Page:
lysterfield lake

Churchill National Park

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Churchill National Park is located 30 km’s South-east of Melbourne and joins onto Lysterfield Park.  This 271 hectare National Park offers a variety of Fire trails for Mountain Bikers or CX riders.  There are a number of climbs throughout the park, which have a high degree of difficulty.  Not only are they steep, but all of the trails are littered with gravel and traction is quite difficult.  You will need a high level of fitness, to circumnavigate the park.

Churchill National Park

Churchill National Park is famous for its 173 different species of birds.  Such as the Australian Wood Duck and the Pacific Black Duck.  Most mammals are only active at night, so if you arrive early or leave late, you might be lucky enough to see one.  The Park is also home to a large population of Wallabies & Kangaroos.  Take care when riding to keep an eye out for them.

The entrance to the Park is off Churchill Park Drive.  You can easily combine a ride around the Churchill National Park up to Lysterfield Lake.  Just be mindful that the climb out of the Churchill National Park up to Trig Point is extremely steep.  Many a cyclist has walked up it, however there are 360 degree views up the top that will make it all worthwhile.

If you haven’t visited the Churchill National Park, I would highly recommend it.


  • Entry via Churchill Park Drive, Bergins Road and Lysterfield Lake
  • 24 hour parking available on Curchill Park Drive
  • Parking is available within the park (observe gate closing times)
  • Picnic & B.B.Q facilities (next to main car park)
  • Toileting facilities (next to main car park)
  • No dogs allowed (National Park regulations)
  • Joins onto Lysterfield Lake

Click on this link for a map of the Churchill National Park from Parks Victoria.

The Churchill National Park

Trig Point climb (Churchill National Park)

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Distance: 1 km
Average Gradient: 10%
Elevation gain: 106 metres
Traffic: Walking track
Terrain: Gravel (MTB or CX only)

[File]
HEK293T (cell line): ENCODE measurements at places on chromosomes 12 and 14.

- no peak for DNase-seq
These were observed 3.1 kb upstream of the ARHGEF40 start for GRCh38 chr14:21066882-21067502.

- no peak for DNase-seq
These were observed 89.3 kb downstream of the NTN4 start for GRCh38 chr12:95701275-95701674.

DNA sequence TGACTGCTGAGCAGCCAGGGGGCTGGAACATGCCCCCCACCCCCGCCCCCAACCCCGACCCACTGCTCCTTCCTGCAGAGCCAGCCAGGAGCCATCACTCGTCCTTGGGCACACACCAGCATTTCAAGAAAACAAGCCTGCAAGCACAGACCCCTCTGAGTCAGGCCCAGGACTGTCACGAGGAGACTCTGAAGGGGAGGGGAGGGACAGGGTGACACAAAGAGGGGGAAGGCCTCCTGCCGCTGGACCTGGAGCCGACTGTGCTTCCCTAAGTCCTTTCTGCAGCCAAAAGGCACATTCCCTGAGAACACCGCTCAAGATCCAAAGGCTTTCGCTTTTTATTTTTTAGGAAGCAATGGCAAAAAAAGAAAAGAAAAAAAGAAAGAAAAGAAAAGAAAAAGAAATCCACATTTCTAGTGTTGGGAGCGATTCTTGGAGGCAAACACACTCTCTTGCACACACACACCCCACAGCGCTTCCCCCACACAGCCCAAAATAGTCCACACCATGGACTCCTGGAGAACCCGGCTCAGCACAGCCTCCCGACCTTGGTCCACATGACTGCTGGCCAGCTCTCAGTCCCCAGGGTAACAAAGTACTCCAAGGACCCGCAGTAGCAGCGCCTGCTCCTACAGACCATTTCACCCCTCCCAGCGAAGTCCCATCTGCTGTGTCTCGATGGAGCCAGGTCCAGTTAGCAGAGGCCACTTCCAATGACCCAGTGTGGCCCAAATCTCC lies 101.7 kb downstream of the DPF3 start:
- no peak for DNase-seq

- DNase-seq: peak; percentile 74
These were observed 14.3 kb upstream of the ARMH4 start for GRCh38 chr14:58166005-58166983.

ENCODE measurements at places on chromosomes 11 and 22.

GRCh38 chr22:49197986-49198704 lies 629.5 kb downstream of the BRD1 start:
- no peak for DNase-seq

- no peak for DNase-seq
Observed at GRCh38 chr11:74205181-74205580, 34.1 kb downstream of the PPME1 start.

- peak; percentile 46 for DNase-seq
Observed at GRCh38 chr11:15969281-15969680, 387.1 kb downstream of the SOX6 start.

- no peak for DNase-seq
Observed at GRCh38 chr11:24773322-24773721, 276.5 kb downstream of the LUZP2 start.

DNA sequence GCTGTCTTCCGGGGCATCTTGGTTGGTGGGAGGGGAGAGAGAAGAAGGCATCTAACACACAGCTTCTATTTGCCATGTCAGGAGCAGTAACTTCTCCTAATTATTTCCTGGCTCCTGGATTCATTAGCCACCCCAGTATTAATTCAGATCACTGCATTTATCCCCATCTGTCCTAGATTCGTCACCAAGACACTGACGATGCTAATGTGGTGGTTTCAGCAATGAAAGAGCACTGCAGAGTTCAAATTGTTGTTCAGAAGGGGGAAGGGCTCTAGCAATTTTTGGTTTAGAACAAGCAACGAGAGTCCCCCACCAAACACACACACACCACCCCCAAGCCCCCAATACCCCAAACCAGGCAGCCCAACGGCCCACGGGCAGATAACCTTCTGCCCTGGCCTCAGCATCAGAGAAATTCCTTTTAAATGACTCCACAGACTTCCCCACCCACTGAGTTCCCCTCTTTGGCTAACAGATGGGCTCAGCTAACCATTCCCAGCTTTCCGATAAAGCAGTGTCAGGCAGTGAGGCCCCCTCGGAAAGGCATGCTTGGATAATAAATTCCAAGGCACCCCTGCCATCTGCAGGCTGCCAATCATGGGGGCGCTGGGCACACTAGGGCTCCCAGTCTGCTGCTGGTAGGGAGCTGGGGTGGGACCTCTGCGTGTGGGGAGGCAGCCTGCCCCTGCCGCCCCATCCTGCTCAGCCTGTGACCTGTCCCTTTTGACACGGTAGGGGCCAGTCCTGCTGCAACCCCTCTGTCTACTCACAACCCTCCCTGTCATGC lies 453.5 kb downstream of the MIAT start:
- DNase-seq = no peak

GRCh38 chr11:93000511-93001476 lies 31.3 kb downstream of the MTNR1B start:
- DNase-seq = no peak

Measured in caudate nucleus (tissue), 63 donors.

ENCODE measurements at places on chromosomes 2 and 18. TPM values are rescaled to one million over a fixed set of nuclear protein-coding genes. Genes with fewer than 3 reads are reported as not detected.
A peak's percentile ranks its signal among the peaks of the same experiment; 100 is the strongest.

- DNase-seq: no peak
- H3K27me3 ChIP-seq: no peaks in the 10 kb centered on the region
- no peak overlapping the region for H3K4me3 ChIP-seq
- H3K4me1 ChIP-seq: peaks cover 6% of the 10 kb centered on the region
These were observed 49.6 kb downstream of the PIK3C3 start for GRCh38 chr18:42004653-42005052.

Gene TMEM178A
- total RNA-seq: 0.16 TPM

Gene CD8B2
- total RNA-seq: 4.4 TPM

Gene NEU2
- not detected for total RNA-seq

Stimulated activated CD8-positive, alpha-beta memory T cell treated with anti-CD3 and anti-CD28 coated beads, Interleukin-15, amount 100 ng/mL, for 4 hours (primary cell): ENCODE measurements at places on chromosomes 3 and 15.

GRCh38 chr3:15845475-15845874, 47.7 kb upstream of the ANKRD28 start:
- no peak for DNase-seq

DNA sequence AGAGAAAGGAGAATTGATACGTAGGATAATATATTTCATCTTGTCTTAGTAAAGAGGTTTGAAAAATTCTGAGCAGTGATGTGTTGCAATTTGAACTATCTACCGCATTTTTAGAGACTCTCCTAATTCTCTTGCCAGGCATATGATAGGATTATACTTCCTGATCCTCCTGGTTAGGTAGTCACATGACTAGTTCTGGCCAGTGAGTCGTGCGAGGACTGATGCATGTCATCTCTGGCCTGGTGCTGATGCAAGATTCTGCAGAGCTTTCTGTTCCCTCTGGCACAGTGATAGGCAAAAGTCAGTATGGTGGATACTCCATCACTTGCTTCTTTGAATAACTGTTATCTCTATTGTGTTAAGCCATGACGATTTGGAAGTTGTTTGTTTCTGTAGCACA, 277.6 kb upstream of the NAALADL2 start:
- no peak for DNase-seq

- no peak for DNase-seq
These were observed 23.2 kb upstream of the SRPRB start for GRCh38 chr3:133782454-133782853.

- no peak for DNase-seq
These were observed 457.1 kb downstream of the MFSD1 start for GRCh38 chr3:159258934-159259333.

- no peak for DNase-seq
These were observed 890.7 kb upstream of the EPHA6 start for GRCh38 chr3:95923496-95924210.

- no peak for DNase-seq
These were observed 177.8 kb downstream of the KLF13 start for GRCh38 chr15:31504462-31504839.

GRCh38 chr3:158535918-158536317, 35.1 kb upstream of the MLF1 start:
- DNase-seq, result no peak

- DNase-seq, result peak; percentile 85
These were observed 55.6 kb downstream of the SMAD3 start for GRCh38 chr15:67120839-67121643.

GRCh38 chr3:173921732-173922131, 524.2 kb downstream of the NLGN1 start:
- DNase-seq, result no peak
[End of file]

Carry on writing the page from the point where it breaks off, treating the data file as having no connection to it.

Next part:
Road Surface: Loose gravel

Here is a link to the Strava segment here

I’ve always considered this one of the hardest climbs I’ve ever done.  Towards the top of this climb is a small section of gravel which peaks at 20%.  This is always incredibly challenging to get up and hurts like a MF.  It took me 12 attempts before I was able to climb this one without walking.  This track joins the Churchill National Park to Lysterfield Lake.  Which offers some stunning 360 degree views from the top.  And would recommend to see at night.

Trig Point climb

The climb starts at the intersection of the Stonemasons Track & Lysterfields Hill Track. This climb is 1 km @ 10%,  This is hard enough on its own.  But there is a lot of loose gravel on this climb and it is challenging getting traction at times.

Keep an eye out as there is a large population of Kangaroos & Wallabies.


Once you reach the fence you leave Churchill N.P & enter Lysterfield Lake.  You’ll need to pace yourself.  Once you pass the second hairpin the path goes skywards.  With the gradient sitting on 15% over the next 250 meters.

Your lungs will be bursting.  Instead of offering respite the path gets steeper and as you approach this corner the path peaks at 20%.  This is made extra challenging as the path is quite often in bad shape.  It can be hard to find a good line to ride into.

The gradient decreases, but you’re heart will be racing so hard all you will be thinking of is getting to the top.  Once you reach the sign pictured above turn left.  There is only a short climb to the lookout.  It is hard as there is no path, and you need to ride over the grass.  The gradient isn’t steep, but after 900 metres of incredibly steep climbing there’s no shame in your legs giving up on you here.

The end of the climb is at the funny looking dish thing.


Cycling around Lysterfield Lake

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Lysterfield Park is situated approximately 30 kilometres south-east of Melbourne.  The park has over 20 km of Mountain Bike single trails, as well as a network of fire trails. Its popularity has stemmed from the 2006 Commonwealth Games, and a network of single-tracks were created specifically for this event.  These bike trails cater to riders of all ages and skill levels.

The great thing about riding around Lysterfield Lake is that you can choose your own adventure.  You can easily mix up your rides. Choose a ride that winds its way through rock gullies.  Bushes, boardwalks and flowing descents, or take on one of the parks many climbs.  I have profiled a number of the most challenging & popular climbs in the park.   Due to rough surfaces all of these climbs are much harder than the length or average gradient would suggest and would recommend for you to climb them on a CX or MTB.

Click on the links below to be directed to the climb write-ups:

Cycling around Lysterfield Lake


Link to climb write-up Distance Gradient %
Lysterfield Lake Preview
Glen Track 600 metres 4
Granite Track 800 metres 5
Trig Point (Lysterfield side) 3.2 km 4
Trig Point (Churchill side) 1 km 10
Woodlands Walk 1 km 10


  • Toilets available at main car park
  • Fire trails are shared paths and riders need to be courteous to walkers
  • Trails are all two-way traffic.  You will need to keep an eye out for riders coming the other way. There is no rule over who has to give right of way. Heads up that there will be aggressive riders who will expect you to move out of their way, and will ride through you if you don’t.  As a rule of thumb if you’re not in a hurry just pull over. Its much safer.
  • Parking available at a number of spots around the park
  • Lysterfield Lake is open 24 hours a day